Think about the last pass/fail you took, the student with the high A and the student with the low D, both students received a pass for the class. While both students received the same class grade, the amount of work and effort each student put into the class varies considerably. Therefore another subjective technique is needed to grade each player on every individual play. This time using a number ranking system 0-2, 0-4, or 1-10. Then divide the total points by the number of plays and get a score for each player. Using 0-2 makes it easier to rank plays, however, the average of the players will be very close. Using 1-10 makes it easier to rank the player’s averages, but difficult to be consistent when grading, what really is the difference between a 3 and 4 grade? This is done best by the coach, because one question to answer is, what was the player’s responsibility? The potential is a player did everything correctly, but the scheme was flawed or the player next to them made a mistake, hence the negative outcome of the play. In this case, the coach or scout needs to grade the individual player, not the play itself. When grading, coaches need to be honest with themselves about what they are seeing. It is easy to rank a player higher or lower based on the coach’s mistake in play calling or how they personally feel about the player.
A low score means mental or technique error; in short, you screwed up the play for everyone else. Mental mistakes and bad technique lead to penalties and negative yards. Middle scores mean you blocked correctly (you did your job), with scores in the high range being extraordinary play. Things to consider when grading are hand position, effort, playing until the whistle, adjusting to the defense, and footwork. Bonus points can be given for picking up blitzes, pushing a linebacker back, making multiple blocks on the same play, or having a wow moment. Also, points are taken off for bad technique. A lineman may have opened a hole for the running back to score a touchdown, but received a lower score because his footwork was poor. The rationale being, poor footwork will cause problems in future plays, the lineman dodged a bullet, but it will come back to bite him.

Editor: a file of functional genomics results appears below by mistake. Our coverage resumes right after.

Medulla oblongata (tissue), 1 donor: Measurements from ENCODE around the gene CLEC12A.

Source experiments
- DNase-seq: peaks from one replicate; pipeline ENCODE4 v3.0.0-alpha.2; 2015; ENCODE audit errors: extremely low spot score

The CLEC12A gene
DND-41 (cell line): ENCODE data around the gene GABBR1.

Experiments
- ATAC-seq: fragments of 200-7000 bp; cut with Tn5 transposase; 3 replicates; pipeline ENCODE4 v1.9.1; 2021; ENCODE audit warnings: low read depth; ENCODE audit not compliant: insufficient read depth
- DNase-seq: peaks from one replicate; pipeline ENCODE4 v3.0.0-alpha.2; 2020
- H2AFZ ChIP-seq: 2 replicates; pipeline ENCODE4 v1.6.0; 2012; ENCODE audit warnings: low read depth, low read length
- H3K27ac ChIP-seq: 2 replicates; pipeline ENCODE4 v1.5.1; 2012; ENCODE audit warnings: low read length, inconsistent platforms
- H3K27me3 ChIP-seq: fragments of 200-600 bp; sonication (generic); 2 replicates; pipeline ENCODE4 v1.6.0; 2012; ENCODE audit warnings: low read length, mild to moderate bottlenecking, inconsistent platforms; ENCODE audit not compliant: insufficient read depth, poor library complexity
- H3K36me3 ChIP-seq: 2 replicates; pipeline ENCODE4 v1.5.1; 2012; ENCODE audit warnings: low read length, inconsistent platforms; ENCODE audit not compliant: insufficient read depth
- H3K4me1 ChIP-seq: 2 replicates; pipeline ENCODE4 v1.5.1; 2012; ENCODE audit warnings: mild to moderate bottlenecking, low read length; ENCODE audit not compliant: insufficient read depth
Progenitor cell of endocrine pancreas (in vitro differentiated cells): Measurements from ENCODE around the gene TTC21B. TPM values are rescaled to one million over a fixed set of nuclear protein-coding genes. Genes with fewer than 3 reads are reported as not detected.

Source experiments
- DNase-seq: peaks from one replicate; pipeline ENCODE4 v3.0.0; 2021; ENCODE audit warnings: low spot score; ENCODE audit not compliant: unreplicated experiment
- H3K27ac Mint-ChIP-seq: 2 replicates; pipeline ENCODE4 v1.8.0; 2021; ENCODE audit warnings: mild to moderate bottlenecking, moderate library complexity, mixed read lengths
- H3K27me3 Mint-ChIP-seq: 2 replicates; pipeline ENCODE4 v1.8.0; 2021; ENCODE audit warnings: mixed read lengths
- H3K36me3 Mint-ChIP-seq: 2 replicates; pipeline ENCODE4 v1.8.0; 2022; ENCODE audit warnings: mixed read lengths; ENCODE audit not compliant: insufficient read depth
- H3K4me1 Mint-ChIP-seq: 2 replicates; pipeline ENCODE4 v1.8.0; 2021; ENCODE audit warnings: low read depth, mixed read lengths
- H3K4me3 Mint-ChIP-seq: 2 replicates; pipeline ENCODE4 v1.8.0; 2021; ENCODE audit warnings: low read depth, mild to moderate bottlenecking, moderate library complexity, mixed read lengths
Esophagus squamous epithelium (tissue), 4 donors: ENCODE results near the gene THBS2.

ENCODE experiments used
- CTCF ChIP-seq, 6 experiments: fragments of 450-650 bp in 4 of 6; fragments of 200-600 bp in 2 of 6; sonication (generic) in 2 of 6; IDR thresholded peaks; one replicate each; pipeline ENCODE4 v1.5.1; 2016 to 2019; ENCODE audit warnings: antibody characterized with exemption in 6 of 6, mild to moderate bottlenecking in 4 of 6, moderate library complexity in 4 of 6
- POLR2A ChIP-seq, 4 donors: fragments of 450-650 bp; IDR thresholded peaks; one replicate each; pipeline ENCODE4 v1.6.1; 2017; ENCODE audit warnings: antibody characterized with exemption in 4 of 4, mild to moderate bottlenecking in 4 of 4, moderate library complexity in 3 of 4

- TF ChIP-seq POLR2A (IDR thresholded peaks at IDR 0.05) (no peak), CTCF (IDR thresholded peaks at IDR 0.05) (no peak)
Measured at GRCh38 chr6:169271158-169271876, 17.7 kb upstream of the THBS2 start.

Similarly, offensive linemen aren’t going to consistently be pushing back linebackers 6-7 yards a play with poor footwork, remember the 4 play difference between bad and great? Of course, if the touchdown won the game and qualified the team for a bowl game, the coach may give the lineman a higher score anyway. It may be biased, but that’s what subjective means anyway.
Hopefully, that gives you an idea of how to rate and what to look for when it comes to the big guys in the trenches, the unsung heroes, the offensive linemen.